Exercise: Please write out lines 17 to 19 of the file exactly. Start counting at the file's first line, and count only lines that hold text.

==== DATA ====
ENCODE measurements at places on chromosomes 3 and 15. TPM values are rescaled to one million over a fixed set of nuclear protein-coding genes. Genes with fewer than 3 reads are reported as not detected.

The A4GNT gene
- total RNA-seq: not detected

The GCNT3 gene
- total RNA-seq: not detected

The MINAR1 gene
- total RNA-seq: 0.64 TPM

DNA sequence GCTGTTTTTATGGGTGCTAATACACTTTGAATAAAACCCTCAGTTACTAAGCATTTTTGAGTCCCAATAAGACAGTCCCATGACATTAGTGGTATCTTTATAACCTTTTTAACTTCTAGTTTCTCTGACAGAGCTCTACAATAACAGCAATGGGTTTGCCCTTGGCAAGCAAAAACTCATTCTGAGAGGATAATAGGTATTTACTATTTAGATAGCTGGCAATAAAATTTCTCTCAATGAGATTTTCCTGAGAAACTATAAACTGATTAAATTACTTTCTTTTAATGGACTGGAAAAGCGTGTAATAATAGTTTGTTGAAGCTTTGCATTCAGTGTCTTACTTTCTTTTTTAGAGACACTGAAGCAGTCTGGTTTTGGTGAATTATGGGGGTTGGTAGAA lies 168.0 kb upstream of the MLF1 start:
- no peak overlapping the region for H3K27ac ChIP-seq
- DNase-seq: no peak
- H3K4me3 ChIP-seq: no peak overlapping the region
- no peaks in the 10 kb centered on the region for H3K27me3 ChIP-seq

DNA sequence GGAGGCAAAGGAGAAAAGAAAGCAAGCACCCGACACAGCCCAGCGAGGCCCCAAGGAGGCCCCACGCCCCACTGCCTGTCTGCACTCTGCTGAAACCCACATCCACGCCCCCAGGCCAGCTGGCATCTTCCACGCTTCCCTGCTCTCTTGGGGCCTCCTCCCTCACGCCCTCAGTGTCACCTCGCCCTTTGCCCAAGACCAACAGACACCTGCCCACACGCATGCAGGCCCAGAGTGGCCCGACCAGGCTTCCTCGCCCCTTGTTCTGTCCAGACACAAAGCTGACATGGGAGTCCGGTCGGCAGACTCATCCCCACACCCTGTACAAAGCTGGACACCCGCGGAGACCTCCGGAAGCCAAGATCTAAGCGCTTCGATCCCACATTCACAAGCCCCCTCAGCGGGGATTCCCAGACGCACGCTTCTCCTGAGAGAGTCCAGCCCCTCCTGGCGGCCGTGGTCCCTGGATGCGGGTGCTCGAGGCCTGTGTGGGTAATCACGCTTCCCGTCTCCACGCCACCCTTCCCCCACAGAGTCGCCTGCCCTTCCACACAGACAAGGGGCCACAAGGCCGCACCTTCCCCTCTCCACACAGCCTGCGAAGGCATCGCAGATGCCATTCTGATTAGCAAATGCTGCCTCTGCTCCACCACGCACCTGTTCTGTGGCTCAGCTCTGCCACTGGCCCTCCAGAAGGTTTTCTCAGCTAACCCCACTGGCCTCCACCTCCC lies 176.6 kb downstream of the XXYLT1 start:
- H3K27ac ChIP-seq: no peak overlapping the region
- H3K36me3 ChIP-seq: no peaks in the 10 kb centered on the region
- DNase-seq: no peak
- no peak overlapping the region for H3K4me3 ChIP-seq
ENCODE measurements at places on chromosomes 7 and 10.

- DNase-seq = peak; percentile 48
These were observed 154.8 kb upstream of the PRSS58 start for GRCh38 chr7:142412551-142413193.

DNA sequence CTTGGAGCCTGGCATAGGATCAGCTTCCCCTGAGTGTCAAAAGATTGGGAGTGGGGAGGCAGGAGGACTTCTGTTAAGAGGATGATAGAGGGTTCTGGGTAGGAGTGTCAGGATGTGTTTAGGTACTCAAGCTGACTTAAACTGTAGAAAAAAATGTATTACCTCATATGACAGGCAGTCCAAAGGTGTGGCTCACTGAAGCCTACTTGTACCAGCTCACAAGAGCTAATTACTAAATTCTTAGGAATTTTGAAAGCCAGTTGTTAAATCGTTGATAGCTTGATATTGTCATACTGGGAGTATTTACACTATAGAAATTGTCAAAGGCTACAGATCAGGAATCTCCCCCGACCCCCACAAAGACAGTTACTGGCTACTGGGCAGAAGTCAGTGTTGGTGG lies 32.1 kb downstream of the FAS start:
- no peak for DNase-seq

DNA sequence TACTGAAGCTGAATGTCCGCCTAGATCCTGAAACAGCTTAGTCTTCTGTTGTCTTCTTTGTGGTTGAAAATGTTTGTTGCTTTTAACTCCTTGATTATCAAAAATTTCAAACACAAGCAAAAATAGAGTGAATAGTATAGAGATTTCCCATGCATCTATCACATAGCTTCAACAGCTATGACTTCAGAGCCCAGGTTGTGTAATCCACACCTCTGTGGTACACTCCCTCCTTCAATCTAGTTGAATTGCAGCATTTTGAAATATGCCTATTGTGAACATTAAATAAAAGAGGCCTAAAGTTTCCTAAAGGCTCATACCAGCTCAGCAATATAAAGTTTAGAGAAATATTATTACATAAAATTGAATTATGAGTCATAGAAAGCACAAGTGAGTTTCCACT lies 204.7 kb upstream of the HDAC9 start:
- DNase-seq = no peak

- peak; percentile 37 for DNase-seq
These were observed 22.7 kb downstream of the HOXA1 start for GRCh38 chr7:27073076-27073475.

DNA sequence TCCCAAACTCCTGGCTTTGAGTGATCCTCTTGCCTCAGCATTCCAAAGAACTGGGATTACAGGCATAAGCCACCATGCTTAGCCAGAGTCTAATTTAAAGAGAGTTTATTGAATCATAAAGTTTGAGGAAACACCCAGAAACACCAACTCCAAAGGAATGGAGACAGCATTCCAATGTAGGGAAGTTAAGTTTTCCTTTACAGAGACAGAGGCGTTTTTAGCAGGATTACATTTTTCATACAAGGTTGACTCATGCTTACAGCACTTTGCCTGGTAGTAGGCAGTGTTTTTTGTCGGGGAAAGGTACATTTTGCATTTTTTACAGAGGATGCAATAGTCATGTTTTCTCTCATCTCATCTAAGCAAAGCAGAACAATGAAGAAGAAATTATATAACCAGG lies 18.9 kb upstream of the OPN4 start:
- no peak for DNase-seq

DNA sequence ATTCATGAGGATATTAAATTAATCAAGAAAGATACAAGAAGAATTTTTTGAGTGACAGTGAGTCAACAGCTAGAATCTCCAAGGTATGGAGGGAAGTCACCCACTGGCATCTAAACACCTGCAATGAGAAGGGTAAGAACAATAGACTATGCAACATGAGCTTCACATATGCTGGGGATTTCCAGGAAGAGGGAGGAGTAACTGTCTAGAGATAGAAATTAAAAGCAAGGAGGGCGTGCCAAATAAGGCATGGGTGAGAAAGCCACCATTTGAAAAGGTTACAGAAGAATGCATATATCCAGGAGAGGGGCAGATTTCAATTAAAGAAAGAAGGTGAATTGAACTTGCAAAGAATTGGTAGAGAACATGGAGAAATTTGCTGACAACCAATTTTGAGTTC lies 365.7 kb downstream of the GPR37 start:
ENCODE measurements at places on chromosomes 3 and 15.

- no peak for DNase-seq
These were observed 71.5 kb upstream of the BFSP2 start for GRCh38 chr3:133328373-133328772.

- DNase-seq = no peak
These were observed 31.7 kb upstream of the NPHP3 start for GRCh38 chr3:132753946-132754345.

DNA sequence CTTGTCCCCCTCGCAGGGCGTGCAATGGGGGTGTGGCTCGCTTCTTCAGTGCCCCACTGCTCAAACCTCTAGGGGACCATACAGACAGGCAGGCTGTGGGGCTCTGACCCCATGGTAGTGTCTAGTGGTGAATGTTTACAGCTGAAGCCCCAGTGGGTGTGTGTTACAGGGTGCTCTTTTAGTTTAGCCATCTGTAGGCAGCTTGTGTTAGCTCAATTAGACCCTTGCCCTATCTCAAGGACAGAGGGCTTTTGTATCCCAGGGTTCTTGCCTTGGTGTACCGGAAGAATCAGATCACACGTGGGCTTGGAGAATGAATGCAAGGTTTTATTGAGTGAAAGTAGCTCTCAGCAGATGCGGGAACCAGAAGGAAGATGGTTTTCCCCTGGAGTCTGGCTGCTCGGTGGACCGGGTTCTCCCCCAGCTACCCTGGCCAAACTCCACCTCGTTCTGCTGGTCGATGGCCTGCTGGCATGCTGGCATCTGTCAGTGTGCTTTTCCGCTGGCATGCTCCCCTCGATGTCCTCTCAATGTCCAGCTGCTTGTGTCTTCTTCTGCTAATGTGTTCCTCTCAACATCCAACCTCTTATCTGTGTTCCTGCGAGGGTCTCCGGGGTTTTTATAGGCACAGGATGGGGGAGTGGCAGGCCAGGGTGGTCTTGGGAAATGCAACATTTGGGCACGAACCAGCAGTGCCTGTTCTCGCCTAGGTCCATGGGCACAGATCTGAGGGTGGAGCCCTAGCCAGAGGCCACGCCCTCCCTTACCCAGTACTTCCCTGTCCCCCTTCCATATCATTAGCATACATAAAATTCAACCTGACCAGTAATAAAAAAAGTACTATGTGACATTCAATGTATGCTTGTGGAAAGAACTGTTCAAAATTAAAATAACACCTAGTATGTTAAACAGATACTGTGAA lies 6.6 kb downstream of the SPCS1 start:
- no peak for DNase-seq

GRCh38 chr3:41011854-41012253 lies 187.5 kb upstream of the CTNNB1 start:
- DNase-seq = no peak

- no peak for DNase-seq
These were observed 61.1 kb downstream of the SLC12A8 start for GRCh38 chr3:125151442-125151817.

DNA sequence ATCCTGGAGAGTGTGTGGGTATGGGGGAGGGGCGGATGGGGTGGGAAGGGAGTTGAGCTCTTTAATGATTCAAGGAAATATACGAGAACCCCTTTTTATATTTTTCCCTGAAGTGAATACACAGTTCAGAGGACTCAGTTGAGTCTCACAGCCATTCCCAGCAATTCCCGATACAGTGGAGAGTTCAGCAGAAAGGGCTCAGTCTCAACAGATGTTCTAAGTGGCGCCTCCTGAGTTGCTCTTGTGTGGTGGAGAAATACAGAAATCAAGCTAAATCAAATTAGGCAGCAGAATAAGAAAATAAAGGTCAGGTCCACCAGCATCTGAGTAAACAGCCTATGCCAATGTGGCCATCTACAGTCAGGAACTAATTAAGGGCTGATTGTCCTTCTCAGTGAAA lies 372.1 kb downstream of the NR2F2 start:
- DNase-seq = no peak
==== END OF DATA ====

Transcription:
- no peak overlapping the region for H3K4me3 ChIP-seq
ENCODE measurements at places on chromosomes 7 and 10.

- DNase-seq = peak; percentile 48